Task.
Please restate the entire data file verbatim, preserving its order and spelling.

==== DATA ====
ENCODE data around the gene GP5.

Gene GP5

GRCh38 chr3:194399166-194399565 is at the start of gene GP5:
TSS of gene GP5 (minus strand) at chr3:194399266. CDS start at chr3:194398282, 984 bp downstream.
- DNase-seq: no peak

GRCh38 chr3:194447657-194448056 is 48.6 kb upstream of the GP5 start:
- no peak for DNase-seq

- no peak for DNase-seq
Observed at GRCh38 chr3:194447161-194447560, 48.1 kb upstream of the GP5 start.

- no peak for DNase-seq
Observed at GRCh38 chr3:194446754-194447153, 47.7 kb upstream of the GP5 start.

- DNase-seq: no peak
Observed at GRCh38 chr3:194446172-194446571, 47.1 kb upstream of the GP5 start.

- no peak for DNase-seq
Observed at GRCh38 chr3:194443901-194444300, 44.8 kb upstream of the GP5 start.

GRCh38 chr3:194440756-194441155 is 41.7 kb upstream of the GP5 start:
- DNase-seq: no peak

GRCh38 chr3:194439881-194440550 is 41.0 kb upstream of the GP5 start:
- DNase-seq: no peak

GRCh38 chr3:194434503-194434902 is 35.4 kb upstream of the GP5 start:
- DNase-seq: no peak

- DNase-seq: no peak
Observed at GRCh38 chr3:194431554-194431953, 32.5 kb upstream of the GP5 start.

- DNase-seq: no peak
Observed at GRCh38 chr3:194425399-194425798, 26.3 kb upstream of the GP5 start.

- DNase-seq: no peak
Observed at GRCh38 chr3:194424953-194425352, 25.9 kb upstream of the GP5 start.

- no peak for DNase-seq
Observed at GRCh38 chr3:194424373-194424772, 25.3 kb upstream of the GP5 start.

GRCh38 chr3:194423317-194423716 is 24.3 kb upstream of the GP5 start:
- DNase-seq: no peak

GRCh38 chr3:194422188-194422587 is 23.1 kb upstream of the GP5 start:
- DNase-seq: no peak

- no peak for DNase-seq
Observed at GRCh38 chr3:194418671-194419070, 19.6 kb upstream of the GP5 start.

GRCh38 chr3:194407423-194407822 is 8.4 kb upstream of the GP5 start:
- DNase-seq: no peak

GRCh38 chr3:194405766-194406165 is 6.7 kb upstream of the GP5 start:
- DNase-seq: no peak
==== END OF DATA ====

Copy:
ENCODE data around the gene GP5.

Gene GP5

GRCh38 chr3:194399166-194399565 is at the start of gene GP5:
TSS of gene GP5 (minus strand) at chr3:194399266. CDS start at chr3:194398282, 984 bp downstream.
- DNase-seq: no peak

GRCh38 chr3:194447657-194448056 is 48.6 kb upstream of the GP5 start:
- no peak for DNase-seq

- no peak for DNase-seq
Observed at GRCh38 chr3:194447161-194447560, 48.1 kb upstream of the GP5 start.

- no peak for DNase-seq
Observed at GRCh38 chr3:194446754-194447153, 47.7 kb upstream of the GP5 start.

- DNase-seq: no peak
Observed at GRCh38 chr3:194446172-194446571, 47.1 kb upstream of the GP5 start.

- no peak for DNase-seq
Observed at GRCh38 chr3:194443901-194444300, 44.8 kb upstream of the GP5 start.

GRCh38 chr3:194440756-194441155 is 41.7 kb upstream of the GP5 start:
- DNase-seq: no peak

GRCh38 chr3:194439881-194440550 is 41.0 kb upstream of the GP5 start:
- DNase-seq: no peak

GRCh38 chr3:194434503-194434902 is 35.4 kb upstream of the GP5 start:
- DNase-seq: no peak

- DNase-seq: no peak
Observed at GRCh38 chr3:194431554-194431953, 32.5 kb upstream of the GP5 start.

- DNase-seq: no peak
Observed at GRCh38 chr3:194425399-194425798, 26.3 kb upstream of the GP5 start.

- DNase-seq: no peak
Observed at GRCh38 chr3:194424953-194425352, 25.9 kb upstream of the GP5 start.

- no peak for DNase-seq
Observed at GRCh38 chr3:194424373-194424772, 25.3 kb upstream of the GP5 start.

GRCh38 chr3:194423317-194423716 is 24.3 kb upstream of the GP5 start:
- DNase-seq: no peak

GRCh38 chr3:194422188-194422587 is 23.1 kb upstream of the GP5 start:
- DNase-seq: no peak

- no peak for DNase-seq
Observed at GRCh38 chr3:194418671-194419070, 19.6 kb upstream of the GP5 start.

GRCh38 chr3:194407423-194407822 is 8.4 kb upstream of the GP5 start:
- DNase-seq: no peak

GRCh38 chr3:194405766-194406165 is 6.7 kb upstream of the GP5 start:
- DNase-seq: no peak